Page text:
Referring to FIG. la, FIG. 2 and FIG. 3 the transmission 72 includes a first shaft means 98 rotatively supported on bearings 100 and 102 housed in the respective bearing plates 68 and 70. The shaft 98 has integrally formed thereon a first drive wheel means comprising a toothed sprocket 104 engaged with the strand 42 of the chain 40. Also integral with the shaft 98 is a speed reduction wheel or sprocket 106 which is drivably interconnected with a second speed reduction sprocket 108 mounted on a second shaft means 110 by means comprising a chain 112. The shaft 110 is rotatively journaled parallel to shaft 98 in bearings 114 and 116 mounted in the plates 68 and 70. The shaft 110 additionally includes the drive sprocket 118 engaged with the strand 41 of the chain 40. The sprockets 106 and 108 are of predetermined differential diameters and the sprockets 104 and 118 are of equal diameter. The effective diameter for the determination of linear velocities for chain sprockets will be understood to be the pitch diameter of the sprock ets which will be referred to in determining velocity ratios rather than the number of teeth in respective sprockets.

An important consideration in the kinematics of chain drives is that the centerline of a chain is not at a uniform radius as the chain passes around the sprocket. This is particularly true for sprockets having small numbers of teeth. However, the variation in linear velocity decreases as the number of teeth increases and for ractical ap lications wherein minute variations are of no consequence, sprocket pitch diameter can be used for calculation of velocity ratios. Furthermore, it will be apparent to one of ordinary skill in mechanics of machinery that the chain and sprocket arrangement could be replaced by a variety of equivalent elements, for example, a toothed belt and cog wheel arrangement or a friction drive comprising belts and pulleys.

As previously mentioned the hose reel 52 is desirably fed along the mast 10 at a velocity less than the drill 20. Therefore, since the drill 20 is secured to the strand 41 of the chain 40 the velocity of the drill with respect to the mast 10 is equal to the velocity of the strand 41 with respect to the mast 10. However, the hose reel 52 and transmission 72 should travel with respect to the mast at one half the velocity of the drill. Such rate of travel of the reel 52 is accomplished by selecting the diameter of the sprocket 108 to be three times the diameter of the sprocket 106. An analysis of the respective velocities of the transmission components will verify such a choice of diameter ratio of the sprockets 108 and 106.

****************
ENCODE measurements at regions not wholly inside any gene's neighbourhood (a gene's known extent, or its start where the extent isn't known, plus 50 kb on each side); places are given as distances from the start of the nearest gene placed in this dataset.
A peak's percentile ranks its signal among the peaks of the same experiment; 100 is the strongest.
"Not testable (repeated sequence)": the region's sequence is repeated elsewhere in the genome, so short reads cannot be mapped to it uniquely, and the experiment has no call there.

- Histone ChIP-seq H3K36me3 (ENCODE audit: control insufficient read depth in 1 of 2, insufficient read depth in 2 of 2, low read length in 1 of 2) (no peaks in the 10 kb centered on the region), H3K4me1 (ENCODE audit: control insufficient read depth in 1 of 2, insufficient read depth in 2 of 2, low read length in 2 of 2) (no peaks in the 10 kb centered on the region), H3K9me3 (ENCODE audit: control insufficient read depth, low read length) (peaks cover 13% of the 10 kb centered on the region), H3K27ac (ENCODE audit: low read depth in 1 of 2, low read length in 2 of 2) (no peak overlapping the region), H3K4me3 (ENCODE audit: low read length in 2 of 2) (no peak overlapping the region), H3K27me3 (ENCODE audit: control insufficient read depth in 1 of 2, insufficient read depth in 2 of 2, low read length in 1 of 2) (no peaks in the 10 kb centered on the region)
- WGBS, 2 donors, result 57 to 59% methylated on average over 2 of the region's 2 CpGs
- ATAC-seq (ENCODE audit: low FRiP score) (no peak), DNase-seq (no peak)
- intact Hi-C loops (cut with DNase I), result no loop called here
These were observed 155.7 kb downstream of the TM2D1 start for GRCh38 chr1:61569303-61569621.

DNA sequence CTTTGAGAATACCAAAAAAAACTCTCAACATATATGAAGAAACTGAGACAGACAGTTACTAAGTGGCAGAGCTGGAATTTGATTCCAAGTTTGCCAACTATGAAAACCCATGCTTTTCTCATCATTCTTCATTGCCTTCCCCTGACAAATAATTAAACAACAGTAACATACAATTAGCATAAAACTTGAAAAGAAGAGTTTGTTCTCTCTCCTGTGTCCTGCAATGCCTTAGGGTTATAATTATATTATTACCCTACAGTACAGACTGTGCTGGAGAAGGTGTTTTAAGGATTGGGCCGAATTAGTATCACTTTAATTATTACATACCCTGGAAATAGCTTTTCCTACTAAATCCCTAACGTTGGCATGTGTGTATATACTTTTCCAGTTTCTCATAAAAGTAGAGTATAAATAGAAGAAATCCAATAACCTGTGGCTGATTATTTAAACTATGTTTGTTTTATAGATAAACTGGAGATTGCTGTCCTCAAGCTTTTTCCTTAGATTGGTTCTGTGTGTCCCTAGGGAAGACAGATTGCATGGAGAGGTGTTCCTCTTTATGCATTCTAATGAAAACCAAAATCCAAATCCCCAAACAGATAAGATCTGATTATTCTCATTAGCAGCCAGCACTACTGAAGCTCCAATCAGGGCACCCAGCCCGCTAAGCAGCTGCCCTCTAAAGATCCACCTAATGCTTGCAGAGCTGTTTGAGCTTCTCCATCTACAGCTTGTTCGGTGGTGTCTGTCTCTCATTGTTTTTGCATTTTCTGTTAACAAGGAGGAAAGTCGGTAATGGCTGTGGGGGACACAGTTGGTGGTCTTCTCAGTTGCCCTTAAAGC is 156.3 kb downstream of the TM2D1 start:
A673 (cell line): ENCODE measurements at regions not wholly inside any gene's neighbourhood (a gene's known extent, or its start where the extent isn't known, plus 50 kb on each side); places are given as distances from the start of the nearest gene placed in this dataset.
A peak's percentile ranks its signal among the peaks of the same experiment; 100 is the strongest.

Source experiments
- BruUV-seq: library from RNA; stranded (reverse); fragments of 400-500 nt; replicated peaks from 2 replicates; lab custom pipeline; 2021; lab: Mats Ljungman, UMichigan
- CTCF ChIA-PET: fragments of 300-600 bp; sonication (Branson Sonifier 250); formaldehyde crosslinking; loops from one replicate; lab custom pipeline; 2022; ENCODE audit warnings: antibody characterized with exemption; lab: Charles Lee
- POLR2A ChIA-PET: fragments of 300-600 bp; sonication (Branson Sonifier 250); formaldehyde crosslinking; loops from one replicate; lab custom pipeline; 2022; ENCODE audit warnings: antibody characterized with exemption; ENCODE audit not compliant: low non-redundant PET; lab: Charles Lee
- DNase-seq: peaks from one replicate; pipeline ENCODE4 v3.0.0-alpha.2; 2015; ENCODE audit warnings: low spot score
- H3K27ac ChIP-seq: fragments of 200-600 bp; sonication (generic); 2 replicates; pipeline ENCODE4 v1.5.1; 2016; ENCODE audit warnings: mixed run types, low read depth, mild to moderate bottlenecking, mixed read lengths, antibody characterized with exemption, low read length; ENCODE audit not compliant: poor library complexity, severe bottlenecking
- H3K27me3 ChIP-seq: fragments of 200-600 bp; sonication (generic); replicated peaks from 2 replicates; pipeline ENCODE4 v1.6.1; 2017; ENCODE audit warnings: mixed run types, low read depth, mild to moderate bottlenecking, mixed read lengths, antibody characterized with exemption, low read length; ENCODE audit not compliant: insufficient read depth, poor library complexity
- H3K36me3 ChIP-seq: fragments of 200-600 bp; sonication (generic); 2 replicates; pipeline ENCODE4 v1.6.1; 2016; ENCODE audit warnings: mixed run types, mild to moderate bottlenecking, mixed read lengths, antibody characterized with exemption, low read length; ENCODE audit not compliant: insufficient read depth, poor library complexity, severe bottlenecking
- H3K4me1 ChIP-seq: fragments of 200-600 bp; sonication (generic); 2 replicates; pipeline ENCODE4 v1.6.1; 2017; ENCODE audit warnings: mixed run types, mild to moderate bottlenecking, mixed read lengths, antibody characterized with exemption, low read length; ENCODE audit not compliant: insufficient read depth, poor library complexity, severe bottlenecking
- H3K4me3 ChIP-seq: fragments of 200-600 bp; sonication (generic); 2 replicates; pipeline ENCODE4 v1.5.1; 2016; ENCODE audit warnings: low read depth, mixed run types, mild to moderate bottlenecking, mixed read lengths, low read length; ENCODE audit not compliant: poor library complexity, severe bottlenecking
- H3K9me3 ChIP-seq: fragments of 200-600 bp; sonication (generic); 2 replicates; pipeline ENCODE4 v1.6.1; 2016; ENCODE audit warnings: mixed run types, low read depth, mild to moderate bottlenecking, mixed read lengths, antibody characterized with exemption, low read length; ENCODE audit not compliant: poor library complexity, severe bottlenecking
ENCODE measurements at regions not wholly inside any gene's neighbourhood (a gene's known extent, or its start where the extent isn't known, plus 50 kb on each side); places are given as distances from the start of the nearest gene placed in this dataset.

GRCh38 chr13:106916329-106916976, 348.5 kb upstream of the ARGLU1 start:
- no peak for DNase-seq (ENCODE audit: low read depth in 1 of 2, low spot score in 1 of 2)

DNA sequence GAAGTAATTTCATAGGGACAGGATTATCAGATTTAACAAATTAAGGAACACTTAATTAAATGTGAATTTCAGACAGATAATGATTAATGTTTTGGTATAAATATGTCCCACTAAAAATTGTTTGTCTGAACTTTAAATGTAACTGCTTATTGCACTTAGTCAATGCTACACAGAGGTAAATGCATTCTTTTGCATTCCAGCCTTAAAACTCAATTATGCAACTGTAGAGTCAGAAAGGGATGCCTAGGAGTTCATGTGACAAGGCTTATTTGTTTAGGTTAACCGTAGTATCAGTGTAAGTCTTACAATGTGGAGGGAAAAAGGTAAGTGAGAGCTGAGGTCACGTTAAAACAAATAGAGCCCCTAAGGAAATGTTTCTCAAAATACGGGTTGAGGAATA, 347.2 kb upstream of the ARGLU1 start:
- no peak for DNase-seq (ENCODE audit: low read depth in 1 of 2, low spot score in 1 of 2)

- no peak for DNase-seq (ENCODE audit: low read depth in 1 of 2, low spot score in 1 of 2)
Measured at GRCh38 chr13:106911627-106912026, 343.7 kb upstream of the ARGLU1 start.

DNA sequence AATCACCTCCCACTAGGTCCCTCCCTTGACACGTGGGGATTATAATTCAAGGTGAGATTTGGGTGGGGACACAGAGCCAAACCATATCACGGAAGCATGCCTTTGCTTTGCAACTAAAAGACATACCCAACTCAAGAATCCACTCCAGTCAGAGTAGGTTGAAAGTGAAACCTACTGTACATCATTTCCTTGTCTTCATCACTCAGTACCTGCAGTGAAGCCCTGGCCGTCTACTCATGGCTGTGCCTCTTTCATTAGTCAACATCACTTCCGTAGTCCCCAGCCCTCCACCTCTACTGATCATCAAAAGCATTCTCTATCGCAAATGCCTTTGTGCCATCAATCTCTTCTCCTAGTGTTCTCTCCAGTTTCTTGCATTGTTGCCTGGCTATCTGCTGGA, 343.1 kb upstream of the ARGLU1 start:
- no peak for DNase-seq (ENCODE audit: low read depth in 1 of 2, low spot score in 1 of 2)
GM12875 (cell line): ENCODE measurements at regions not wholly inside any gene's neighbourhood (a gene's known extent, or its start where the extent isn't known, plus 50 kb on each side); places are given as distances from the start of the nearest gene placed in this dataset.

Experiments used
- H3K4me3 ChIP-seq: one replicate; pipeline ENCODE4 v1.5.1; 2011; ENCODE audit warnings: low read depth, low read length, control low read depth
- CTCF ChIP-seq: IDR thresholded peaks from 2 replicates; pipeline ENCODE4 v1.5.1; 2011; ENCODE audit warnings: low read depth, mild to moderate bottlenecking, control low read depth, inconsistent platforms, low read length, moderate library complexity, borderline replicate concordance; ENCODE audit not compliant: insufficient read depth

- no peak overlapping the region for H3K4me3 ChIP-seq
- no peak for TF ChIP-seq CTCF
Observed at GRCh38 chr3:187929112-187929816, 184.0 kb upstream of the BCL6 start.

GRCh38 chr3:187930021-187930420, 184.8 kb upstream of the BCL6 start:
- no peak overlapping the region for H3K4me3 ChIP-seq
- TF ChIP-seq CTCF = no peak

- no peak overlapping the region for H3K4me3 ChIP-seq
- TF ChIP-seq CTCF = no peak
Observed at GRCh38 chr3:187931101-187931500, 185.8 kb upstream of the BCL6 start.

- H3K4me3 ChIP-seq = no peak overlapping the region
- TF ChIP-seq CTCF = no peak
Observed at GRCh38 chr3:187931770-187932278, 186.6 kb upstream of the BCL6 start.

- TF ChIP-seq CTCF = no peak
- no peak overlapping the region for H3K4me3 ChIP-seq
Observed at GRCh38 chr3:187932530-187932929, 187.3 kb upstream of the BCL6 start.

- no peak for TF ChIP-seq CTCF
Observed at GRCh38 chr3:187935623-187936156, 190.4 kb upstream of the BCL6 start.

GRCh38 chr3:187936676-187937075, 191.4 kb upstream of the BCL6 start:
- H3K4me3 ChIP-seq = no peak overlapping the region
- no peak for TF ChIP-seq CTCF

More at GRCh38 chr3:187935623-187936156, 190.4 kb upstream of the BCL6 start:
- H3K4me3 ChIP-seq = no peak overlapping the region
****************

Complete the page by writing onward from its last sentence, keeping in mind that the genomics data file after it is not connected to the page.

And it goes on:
Referring to FIG. 4, angular velocities are denoted W and linear velocities V for the respective components of the transmission 72 shown schematically. For mathematical purposes counterclockwise angular velocities are positive and the direction of the velocity vector of strand 41 is positive. In the equations below subscript numerals are the reference characters of the respective components, and single subscripts denote velocities with respect to the mast assembly 10.

The angular velocities of sprockets 104 and 106 are equal since they are rigidly secured to shaft 98. The same relationship is true for sprockets 108 and 118 on shaft 110. However, sprocket 106 is connected to sprocket 108 by chain 112 therefore Sprockets 104 and 118 are fixed to frame 56 by means of bearing plates 68 and 70, therefore and chain 40 is endless, so

42= 41 (vi) Furthermore 11s 41= 11a 11a (vii) where r is the pitch radius of sprocket 118 (one half the pitch diameter) and As previously stated the diameters of sprockets 118 and 104 are equal, therefore 13y proper substitution of the above stated relationships 1nto Equation v in accordance with the algebraic sign convention of FIG. 4 the velocity of the transmission 72 may be expressed in terms of the velocity of strand 41 of the chain 40.

N-l-l (x) Therefore it can be seen that for a diameter ratio of the sprocket 108 to the sprocket 106 of N =3 the velocity of the transmission 72 and the attached hose reel 52 is one half the velocity of strand 41 with respect to the mast 10 and also therefore with respect to the drill 20.

It will be apparent to one skilled in the art in view of the foregoing disclosure that various diameter ratios of the sprocket 108 to the sprocket 106 or their equivalents could be employed in a transmission such as the embodiment shown and designated by the numeral 72 to give an extensive range of velocities of the transmission and attached structure relative to an endless conveyor means.